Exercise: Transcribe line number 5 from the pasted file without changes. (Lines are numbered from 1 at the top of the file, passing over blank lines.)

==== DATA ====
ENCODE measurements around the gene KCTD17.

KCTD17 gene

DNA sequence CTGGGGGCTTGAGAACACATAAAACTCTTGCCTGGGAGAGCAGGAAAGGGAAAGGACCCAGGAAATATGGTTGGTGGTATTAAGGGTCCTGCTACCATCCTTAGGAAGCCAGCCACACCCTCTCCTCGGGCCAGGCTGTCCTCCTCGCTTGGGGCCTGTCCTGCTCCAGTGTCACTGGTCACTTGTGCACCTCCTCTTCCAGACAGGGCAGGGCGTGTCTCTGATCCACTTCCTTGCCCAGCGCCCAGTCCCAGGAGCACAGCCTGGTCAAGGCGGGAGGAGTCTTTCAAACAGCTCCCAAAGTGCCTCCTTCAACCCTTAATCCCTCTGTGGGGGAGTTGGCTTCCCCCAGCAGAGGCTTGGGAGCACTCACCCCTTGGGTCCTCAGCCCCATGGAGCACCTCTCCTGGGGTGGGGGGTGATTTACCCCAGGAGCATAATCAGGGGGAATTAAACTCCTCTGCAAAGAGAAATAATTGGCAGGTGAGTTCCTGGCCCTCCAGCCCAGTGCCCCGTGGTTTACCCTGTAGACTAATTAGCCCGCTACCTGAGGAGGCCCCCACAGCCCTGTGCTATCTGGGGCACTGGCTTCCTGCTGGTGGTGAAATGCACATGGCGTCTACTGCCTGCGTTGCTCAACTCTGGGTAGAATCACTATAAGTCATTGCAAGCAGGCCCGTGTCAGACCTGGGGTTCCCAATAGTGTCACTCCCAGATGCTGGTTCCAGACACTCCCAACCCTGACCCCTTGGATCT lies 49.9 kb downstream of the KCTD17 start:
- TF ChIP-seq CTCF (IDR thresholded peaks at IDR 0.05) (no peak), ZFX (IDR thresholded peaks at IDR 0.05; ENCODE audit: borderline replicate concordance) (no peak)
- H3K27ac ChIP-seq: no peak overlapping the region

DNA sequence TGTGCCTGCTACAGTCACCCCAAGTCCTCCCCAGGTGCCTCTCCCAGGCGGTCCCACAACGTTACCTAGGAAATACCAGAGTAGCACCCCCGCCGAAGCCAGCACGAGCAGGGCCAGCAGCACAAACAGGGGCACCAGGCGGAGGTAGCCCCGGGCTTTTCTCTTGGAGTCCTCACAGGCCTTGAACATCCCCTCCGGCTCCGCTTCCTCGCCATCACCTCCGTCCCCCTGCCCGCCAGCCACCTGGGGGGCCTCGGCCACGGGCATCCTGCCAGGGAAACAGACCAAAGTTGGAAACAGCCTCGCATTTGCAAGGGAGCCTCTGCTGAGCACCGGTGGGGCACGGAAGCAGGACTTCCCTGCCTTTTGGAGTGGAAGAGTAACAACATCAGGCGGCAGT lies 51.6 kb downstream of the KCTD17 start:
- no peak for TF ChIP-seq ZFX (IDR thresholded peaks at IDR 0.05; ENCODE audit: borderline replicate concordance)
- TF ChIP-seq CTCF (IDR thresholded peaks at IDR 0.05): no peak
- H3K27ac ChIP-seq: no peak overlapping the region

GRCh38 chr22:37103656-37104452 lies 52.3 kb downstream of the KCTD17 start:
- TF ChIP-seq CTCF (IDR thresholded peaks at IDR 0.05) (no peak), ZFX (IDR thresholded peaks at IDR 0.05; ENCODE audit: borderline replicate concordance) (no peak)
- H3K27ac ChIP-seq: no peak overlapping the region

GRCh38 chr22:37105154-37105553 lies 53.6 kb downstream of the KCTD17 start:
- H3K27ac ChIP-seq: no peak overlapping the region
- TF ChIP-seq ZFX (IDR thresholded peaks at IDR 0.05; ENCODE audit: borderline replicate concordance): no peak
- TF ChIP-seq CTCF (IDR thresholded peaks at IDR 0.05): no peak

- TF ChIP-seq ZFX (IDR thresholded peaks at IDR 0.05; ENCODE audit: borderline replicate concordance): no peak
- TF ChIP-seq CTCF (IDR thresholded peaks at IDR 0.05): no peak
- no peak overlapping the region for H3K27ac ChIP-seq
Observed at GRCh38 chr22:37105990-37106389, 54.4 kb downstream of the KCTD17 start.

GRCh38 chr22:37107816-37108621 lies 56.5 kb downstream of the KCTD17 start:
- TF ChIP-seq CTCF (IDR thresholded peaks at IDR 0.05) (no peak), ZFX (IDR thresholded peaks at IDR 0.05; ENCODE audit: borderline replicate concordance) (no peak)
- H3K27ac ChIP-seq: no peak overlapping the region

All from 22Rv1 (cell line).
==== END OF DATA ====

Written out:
- H3K27ac ChIP-seq: no peak overlapping the region